Did Volkswagen’s Deception Cost US Taxpayers Millions?

24 Sep 2015 | Author: | No comments yet »

As Volkswagen Takes Heat, Car Maker’s Ads Tout Fuel Efficiency.

BERLIN (AP) — Volkswagen CEO Martin Winterkorn resigned Wednesday, days after admitting that the world’s top-selling carmaker had rigged diesel emissions to pass U.S. tests during his tenure.German automaker Volkswagen has seen its stock price tumble about 30% since the Environmental Protection Agency announced last Friday that the automaker manipulated software to hide the emissions its cars produce. No replacement was announced, and VW still has no easy exit from a scandal that has suddenly dented a reputation for trustworthiness that took decades to build.

Above all, I am stunned that misconduct on such a scale was possible in the Volkswagen Group,” Winterkorn said in a statement issued by the carmaker. Following a two-day free fall that had axed 35 per cent – or 25 billion euros (HK$215 billion) – off the company’s market value on Monday and Tuesday, the shares had bounced back on Wednesday and were showing a gain of 5.94 per cent at 112.30 euros after Winterkorn’s announcement. The automaker has now admitted it cheated on emissions tests, misinforming U.S. regulators about the measurements of toxic emissions in some of its diesel cars.

Winterkorn took responsibility for the “irregularities” found by U.S. inspectors in VW’s diesel engines, but insisted he had personally done nothing wrong. “I am doing this in the interests of the company even though I am not aware of any wrongdoing on my part,” his statement said. “Volkswagen needs a fresh start … I am clearing the way for this fresh start with my resignation.” Winterkorn, 68, resigned following a crisis meeting of the Volkswagen supervisory board’s executive committee. In addition to investigations from France to South Korea, public prosecutors in Germany also said they were examining information and evaluating legal suits already filed against the company by a number of private individuals to decide whether to launch a full criminal inquiry against those responsible at VW. Its acting chairman, Berthold Huber, said company directors are “resolved to embark with determination on a credible new beginning.” Huber said a successor will be discussed at a board meeting on Friday that was originally intended to approve extending Winterkorn’s contract through 2018. According to the US authorities, VW has admitted that it equipped about 482,000 cars in the United States with sophisticated software that covertly turns off pollution controls when the car is being driven.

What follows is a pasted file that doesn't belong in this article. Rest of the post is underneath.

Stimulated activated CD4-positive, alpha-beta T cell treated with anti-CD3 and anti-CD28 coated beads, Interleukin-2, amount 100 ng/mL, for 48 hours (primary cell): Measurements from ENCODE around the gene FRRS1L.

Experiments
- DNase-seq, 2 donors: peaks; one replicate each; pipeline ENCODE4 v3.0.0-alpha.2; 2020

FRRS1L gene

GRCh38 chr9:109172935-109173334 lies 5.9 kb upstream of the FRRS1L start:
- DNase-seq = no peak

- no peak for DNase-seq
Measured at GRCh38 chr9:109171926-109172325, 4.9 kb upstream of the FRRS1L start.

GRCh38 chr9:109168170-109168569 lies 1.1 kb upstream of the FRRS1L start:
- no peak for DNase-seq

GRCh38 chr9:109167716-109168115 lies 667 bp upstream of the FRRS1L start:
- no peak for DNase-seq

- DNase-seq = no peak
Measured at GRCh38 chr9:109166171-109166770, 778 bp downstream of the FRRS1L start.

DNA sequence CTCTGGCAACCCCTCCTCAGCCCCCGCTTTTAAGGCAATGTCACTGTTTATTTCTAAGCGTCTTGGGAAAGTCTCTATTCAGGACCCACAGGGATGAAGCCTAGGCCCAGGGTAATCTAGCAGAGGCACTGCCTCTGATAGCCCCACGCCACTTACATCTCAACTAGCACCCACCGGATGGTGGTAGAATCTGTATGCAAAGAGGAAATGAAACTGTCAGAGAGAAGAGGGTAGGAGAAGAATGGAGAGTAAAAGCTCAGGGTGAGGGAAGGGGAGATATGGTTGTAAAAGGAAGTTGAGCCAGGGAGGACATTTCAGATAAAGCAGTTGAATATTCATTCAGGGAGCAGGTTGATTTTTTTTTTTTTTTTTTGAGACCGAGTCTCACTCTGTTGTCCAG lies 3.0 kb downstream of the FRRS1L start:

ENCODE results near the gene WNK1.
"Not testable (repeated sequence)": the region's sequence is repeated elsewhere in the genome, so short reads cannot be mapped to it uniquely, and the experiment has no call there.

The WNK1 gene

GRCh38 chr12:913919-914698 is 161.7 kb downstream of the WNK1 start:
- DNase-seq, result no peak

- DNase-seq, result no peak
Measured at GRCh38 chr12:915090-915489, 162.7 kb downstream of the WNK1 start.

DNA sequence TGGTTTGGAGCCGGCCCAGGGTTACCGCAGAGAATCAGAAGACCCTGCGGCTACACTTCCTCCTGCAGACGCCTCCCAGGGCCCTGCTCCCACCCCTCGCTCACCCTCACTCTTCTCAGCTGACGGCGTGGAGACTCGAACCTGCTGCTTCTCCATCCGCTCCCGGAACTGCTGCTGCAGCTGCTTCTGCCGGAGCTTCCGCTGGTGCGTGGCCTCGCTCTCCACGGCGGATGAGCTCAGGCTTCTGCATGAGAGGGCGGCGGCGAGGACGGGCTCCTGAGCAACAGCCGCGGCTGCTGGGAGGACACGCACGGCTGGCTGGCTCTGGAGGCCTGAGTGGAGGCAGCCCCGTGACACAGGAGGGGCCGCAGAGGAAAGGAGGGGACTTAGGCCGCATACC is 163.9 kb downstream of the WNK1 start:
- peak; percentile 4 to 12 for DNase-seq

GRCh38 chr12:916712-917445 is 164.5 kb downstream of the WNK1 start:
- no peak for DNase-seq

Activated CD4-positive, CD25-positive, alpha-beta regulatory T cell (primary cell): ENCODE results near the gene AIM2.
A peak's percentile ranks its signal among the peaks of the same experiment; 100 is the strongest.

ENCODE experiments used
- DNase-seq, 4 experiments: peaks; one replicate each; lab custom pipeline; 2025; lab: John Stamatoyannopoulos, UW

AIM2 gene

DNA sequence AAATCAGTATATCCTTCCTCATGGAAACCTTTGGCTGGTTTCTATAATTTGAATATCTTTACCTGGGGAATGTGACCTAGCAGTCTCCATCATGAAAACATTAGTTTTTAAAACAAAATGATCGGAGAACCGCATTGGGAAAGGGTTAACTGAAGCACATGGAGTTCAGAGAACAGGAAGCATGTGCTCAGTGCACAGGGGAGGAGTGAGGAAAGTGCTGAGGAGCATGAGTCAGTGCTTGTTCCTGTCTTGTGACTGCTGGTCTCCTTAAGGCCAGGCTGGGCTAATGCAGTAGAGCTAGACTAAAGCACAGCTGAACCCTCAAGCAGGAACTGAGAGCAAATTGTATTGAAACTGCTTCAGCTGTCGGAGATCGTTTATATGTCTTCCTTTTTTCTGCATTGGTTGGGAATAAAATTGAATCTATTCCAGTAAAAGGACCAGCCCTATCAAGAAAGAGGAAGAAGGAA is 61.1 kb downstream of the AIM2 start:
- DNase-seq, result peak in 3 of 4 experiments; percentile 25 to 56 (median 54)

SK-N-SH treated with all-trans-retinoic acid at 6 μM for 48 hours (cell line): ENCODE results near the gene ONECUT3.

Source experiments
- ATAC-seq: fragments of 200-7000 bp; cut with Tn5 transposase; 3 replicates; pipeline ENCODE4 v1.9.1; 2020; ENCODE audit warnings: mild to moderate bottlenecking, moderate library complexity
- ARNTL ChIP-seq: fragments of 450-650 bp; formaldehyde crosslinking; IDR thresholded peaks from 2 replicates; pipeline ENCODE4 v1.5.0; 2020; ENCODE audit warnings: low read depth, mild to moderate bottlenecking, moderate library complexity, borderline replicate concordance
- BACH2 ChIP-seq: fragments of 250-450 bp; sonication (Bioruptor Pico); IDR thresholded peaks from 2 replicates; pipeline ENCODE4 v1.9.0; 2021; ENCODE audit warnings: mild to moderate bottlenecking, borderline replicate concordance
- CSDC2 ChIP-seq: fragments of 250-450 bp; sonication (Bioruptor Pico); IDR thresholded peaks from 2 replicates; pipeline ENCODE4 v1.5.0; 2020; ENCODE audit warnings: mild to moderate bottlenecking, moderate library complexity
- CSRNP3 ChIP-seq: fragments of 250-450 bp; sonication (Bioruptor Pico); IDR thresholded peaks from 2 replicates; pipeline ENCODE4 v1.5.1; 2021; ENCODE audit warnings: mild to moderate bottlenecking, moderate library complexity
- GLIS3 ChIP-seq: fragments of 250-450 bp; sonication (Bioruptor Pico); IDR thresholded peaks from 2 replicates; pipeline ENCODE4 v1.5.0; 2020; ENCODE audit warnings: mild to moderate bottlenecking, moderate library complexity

The volatility of the stock is shown in the chart above, including the EPA announcement on Friday, the announcement of a class action lawsuit, news of the CEO resigning, and more. Winterkorn, VW’s boss since 2007, had come under intense pressure since the EPA’s disclosure Friday that stealth software makes VW’s 2009-2015 model cars powered by 2.0-liter diesel engines run cleaner during emissions tests than in actual driving. So far this year, Volkswagen has aired 36 different television spots, and 14 are focused on “Clean Diesel” products, according to ad tracker iSpot.tv.

The EPA, which announced the allegations last Friday along with California state authorities, is conducting an investigation that could lead to fines amounting to a maximum of more than US$18 billion. VW later acknowledged that similar software exists in 11 million diesel cars worldwide and was setting aside 6.5 billion euros to cover the costs of the scandal. The European carmakers’ association ACEA said that while it recognised the gravity of the affair, “there is no evidence to suggest that it’s a problem across the whole industry”. But the EPA has said it will screen for defeat devices in other manufacturers’ diesel vehicles now on the road, although it declined to identify which brands would be tested.

There is no immediate way of restoring VW’s reputation, but only total transparency can resolve the scandal and salvage its brand, said Jeremy Robinson-Leon, chief operating officer at Group Gordon, a New York-based corporate and crisis PR firm. “The most important thing is that VW comes out and tells the public what happened, who was involved and make sure that it doesn’t happen again,” he said. The German company is likely to face tough questioning in the US House of Representatives’ energy and commerce committee, which announced plans for a hearing in the coming weeks. U.S. regulators raised questions about VW’s diesel emissions in March 2014, and insisted on answers for another 18 months before the company finally acknowledged installing the stealth software. Economy Minister Sigmar Gabriel said it’s important the scandal is cleared up quickly and “the consequences are drawn.” But he cautioned against casting doubt on the quality of Volkswagen as a whole or the rest of the country’s auto industry. “The damage that some people have unleashed for the company and its employees is huge — but I think we should take care not to make a general debate about the quality of Volkswagen or the whole German auto industry out of this,” Gabriel said at the Frankfurt auto show. While the impact remains unclear, VW is “one of Germany’s most important global champions” and an “important growth driver for the German economy.” Another unanswered question is whether Volkswagen was alone in trying to dupe emissions testers.

Germany’s biggest bank, Deutsche Bank, has already lowered its forecast for the main German stock market index, the DAX, where carmakers account for 25 percent of its total value.

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